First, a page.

Male and Female Brains Really Are Different!
Sharon Scott, LPC, LMFT – Smile Notes – A few tips that might make your relationship easier.
An example, is when a man can’t find his keys (ketchup, glasses, etc.) and yells across the house to his wife, “Where did you put my xyz?” She replies exactly where it is. He says, “That’s where I’m looking and it’s NOT there.” She walks into the room and picks up the item exactly where she told him to look. Generally women have better peripheral vision and men more of a tunnel vision.
So just a few tips from a book by Barbara and Allan Pease titled .Why Men Don’t Listen and Women Can’t Read Maps: How We’re Different and What to Do About It(and my counseling practice experience) that might make your relationship easier:
1) Women–learn to ask for what you want and be specific. State it in a sentence and not a question2) Men–when you compliment a woman, add some specifics (color is great or style is attractive, etc.) This will make her feel more appreciated.
3) Women–when you are trying to resolve an argument with your spouse and he wants a break, give it to him. Women tend to “stir the pot,” and men don’t communicate that way. He probably needs time to mull over it and you can pick up the discussion later.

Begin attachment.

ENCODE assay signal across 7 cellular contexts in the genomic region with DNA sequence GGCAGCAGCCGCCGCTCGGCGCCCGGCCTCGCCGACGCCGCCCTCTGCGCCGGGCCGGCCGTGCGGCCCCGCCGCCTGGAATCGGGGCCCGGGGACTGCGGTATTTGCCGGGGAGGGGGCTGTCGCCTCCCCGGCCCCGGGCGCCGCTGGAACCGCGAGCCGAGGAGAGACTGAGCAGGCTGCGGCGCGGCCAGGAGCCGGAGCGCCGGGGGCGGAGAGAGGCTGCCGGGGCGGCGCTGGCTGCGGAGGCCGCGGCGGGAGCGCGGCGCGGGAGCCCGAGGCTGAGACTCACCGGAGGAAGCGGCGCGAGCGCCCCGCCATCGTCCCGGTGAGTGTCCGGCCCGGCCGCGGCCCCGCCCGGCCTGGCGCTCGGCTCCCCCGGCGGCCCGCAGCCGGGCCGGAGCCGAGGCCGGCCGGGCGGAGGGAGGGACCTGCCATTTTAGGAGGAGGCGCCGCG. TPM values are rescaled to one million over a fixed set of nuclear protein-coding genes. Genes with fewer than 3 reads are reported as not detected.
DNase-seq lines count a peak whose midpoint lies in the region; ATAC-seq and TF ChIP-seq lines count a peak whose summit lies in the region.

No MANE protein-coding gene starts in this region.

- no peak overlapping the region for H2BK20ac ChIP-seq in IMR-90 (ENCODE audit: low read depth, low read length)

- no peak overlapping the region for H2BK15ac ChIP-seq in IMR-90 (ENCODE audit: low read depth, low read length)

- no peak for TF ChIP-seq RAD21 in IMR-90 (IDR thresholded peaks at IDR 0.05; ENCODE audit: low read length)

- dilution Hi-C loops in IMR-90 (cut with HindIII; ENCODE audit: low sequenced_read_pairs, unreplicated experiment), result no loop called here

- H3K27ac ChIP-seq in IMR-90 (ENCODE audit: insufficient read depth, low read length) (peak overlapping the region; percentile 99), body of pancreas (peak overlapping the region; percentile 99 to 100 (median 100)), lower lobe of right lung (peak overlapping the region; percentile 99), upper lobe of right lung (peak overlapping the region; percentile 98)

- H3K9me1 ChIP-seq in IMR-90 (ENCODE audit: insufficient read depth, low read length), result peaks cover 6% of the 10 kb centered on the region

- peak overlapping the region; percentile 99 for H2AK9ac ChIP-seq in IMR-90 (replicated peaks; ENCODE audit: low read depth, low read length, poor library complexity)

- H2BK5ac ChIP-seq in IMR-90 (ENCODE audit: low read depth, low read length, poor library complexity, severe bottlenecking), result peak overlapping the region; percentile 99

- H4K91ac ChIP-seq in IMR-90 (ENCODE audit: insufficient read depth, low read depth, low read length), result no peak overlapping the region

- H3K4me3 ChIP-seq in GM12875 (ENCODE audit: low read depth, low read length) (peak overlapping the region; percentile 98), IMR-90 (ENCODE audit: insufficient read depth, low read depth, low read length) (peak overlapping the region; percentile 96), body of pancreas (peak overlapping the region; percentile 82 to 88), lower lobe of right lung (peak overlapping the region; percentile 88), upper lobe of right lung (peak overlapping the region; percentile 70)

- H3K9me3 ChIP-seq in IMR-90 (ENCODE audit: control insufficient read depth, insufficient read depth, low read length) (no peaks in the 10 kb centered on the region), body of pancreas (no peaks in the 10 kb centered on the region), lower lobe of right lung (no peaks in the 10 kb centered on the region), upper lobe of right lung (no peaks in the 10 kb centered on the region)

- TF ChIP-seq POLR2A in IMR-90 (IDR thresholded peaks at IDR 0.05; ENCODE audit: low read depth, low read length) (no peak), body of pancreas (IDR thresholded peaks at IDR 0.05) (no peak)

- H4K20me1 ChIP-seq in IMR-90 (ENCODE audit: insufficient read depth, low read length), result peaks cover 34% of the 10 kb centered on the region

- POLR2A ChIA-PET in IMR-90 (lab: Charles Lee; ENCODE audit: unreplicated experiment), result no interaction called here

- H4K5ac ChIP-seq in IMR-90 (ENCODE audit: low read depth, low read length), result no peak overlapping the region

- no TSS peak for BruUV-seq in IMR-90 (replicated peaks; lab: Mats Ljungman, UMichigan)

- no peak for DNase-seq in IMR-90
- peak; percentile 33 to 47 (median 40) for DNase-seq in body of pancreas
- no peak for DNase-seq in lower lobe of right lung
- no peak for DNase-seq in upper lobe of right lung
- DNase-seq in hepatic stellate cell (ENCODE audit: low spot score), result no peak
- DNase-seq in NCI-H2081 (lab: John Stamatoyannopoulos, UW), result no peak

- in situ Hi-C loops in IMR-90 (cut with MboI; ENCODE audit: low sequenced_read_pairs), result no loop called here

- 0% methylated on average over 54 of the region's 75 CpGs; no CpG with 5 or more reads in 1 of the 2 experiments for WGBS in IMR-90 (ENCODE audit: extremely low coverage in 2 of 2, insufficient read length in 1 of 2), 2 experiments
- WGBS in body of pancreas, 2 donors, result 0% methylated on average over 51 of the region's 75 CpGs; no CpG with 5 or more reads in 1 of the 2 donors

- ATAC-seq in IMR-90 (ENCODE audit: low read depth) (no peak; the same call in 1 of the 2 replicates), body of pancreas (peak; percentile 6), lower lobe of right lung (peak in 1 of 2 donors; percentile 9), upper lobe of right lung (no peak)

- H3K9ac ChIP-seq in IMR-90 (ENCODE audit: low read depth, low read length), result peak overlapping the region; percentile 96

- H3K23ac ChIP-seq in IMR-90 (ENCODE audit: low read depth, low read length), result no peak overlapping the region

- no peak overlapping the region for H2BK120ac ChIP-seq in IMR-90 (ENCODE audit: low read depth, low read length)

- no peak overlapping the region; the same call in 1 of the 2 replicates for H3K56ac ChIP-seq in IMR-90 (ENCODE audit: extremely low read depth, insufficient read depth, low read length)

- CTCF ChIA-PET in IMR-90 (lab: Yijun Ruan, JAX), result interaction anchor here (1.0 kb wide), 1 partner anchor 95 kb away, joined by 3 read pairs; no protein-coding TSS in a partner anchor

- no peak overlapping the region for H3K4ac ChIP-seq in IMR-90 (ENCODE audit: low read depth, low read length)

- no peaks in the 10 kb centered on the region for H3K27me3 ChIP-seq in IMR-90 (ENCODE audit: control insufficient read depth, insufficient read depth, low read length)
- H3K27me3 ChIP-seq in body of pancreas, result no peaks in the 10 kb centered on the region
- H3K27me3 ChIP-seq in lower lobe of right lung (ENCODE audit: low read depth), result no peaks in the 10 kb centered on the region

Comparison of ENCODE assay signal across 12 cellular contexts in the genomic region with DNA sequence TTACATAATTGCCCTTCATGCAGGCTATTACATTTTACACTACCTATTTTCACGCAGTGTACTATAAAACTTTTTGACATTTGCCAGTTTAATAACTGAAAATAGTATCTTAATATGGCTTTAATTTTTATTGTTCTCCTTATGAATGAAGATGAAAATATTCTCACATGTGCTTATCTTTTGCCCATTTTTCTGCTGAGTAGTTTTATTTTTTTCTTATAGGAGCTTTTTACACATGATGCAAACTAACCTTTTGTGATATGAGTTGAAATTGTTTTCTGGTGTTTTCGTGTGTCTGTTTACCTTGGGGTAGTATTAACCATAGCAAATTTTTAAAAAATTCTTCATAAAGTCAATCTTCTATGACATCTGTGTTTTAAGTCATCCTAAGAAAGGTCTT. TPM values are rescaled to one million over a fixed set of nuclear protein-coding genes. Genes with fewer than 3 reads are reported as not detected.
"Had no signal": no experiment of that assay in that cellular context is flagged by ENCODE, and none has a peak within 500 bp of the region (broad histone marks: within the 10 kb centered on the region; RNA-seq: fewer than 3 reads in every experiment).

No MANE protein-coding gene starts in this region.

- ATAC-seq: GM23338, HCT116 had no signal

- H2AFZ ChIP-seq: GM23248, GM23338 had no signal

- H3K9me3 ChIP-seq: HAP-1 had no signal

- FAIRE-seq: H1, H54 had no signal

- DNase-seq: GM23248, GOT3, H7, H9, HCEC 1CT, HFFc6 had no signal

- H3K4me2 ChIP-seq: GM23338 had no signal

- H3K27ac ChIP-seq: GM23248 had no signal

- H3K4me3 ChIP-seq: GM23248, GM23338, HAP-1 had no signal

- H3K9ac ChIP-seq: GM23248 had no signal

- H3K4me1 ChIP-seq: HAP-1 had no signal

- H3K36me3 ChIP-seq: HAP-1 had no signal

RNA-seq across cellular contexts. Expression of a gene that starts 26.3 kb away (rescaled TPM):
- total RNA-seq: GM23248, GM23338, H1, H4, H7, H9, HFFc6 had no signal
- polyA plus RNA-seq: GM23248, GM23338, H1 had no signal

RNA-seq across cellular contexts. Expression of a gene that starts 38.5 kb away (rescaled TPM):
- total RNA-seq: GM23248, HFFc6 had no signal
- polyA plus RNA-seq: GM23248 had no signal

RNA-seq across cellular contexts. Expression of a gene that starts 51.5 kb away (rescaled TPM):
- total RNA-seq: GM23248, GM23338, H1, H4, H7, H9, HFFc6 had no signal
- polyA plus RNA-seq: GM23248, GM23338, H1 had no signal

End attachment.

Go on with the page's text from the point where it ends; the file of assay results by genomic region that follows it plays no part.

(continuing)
4) Men–when you disagree with a woman, it’s okay to tell her that; however, try not to talk in that ‘stern’ voice you may have. You can say the same thing in your normal voice.
5) Women–when you want a man to do something, make a direct request. When you get too wordy, it may confuse his thinking.
6) Men–realize when women are stressed, they generally talk a lot. All you have to do is listen and nod occasionally. She is probably not asking for solutions–and will get annoyed if you give them to her.
7) Women–quit asking men if the dress/pants/shorts etc. make you look big. He can’t win with that question plus you are capable of looking in the mirror!
8) Men–sometimes you suggest a date night and you get the sitter and make the other needed arrangements.
Just a few thoughts from a counselor who for 30 years has noticed these patterns! Happy Fall!
Copyright 2014, Sharon Scott. No reproduction without written permission from author.
The guide for parents/educators on how to peer-proof children and teens is Peer Pressure Reversal: An Adult Guide to Developing a Responsible Child, 2nd Ed.
Her popular book for teens, How to Say No and Keep Your Friends, 2nd Ed., empowers kids to stand out,not just fit in!
A follow-up book for teens, When to Say Yes! And Make More Friends, shows adolescents how to select and meet quality friends and, in general, feel good for doing and being good.
Sharon also has a charming series of five books for elementary-age children each teaching an important living skill and "co-authored" with her savvy cocker spaniel Nicholas who makes the learning fun.Their book on managing elementary-age peer pressure is titled Too Smart for Trouble.